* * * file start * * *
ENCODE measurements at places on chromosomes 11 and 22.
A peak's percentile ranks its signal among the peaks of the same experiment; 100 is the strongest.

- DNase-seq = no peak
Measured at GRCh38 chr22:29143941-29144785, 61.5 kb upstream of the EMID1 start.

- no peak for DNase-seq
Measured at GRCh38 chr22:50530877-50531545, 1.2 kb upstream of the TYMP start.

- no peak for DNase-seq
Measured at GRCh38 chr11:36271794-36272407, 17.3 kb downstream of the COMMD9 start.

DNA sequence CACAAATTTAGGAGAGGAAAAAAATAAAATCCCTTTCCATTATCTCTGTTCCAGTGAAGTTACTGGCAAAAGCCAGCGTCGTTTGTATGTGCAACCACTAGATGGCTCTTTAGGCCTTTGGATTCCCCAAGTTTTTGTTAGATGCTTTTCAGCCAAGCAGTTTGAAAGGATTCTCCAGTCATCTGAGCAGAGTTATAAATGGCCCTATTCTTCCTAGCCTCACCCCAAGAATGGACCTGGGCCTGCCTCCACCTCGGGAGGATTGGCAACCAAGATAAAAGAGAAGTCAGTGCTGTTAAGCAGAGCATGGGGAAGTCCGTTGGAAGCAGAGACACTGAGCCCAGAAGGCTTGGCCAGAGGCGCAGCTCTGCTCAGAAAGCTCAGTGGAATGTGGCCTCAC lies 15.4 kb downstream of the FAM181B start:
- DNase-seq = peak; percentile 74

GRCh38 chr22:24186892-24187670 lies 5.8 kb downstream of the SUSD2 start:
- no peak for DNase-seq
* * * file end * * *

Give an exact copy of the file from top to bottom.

ENCODE measurements at places on chromosomes 11 and 22.
A peak's percentile ranks its signal among the peaks of the same experiment; 100 is the strongest.

- DNase-seq = no peak
Measured at GRCh38 chr22:29143941-29144785, 61.5 kb upstream of the EMID1 start.

- no peak for DNase-seq
Measured at GRCh38 chr22:50530877-50531545, 1.2 kb upstream of the TYMP start.

- no peak for DNase-seq
Measured at GRCh38 chr11:36271794-36272407, 17.3 kb downstream of the COMMD9 start.

DNA sequence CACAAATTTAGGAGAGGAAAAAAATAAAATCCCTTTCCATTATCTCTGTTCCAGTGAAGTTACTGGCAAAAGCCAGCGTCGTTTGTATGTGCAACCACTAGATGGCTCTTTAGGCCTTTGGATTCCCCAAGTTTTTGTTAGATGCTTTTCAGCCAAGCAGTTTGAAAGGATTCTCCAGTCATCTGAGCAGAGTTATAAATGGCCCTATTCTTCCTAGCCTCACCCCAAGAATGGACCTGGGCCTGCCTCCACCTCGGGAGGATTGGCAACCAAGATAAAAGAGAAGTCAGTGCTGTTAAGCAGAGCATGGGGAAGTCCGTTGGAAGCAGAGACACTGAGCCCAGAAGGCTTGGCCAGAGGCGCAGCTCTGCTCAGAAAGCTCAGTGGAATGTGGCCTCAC lies 15.4 kb downstream of the FAM181B start:
- DNase-seq = peak; percentile 74

GRCh38 chr22:24186892-24187670 lies 5.8 kb downstream of the SUSD2 start:
- no peak for DNase-seq